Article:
Your baby is growing taller and fatter by the day. This week, the baby measures over 16.7 inches tall and weighs about 2 pounds 7 ounces (1250 g).
The baby is filling out with layers of fat and everything is growing and maturing. Over the next three months, the baby will double in size, so this is when the baby will have a big growth spurt!
As your baby grows and has less room to move about, you may feel a change in activity as your baby's movements become smaller. The kind of movement isn't as important as the frequency. Talk to your doctor for instruction on how to monitor your baby's movements.
For some women, falling -- and staying -- asleep at night can be a real challenge. Leg cramps, anxiety, extra weight, and occasional kicking all contribute to sleepless nights. Here are some suggestions to make nighttime dreamy:
Six to eight percent of all pregnant women develop pre-eclampsia. Preeclampsia is when a pregnant woman develops high blood pressure and protein in the urine after the 20th week of pregnancy. If left untreated, this condition can lead to complications in you and your baby. To ensure that you and your little one stay safe and healthy, try to learn all you need can about preeclampsia.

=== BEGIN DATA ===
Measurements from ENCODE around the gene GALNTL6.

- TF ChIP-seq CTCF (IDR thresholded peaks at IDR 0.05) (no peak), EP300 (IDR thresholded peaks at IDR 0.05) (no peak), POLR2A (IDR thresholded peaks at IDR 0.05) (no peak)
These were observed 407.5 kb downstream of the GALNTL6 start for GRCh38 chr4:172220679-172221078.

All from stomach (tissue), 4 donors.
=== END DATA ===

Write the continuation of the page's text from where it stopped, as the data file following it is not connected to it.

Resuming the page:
Symptoms of preeclampsia can include:
Note that some swelling of the feet and ankles is considered normal during pregnancy.
Symptoms of severe preeclampsia include:
Call your health care provider if you have symptoms of preeclampsia during your pregnancy.
If you'll be having a baby shower, now is the time to register for all the itty-bitty clothes and baby necessities you've ever dreamed of - stroller, bouncy seat, car seat, high chair, bathtub, play mat, and more. Start by asking friends and family with kids for suggestions. Then view items online or stroll down the aisles of a few of your favorite stores to see the real thing and choose where you want to register.
Reviewed By: LaQuita Martinez, MD, Department of Obstetrics and Gynecology, Emory Johns Creek Hospital, Alpharetta, GA. Also reviewed by David Zieve, MD, MHA, Medical Director, Brenda Conaway, Editorial Director, and the A.D.A.M. Editorial team.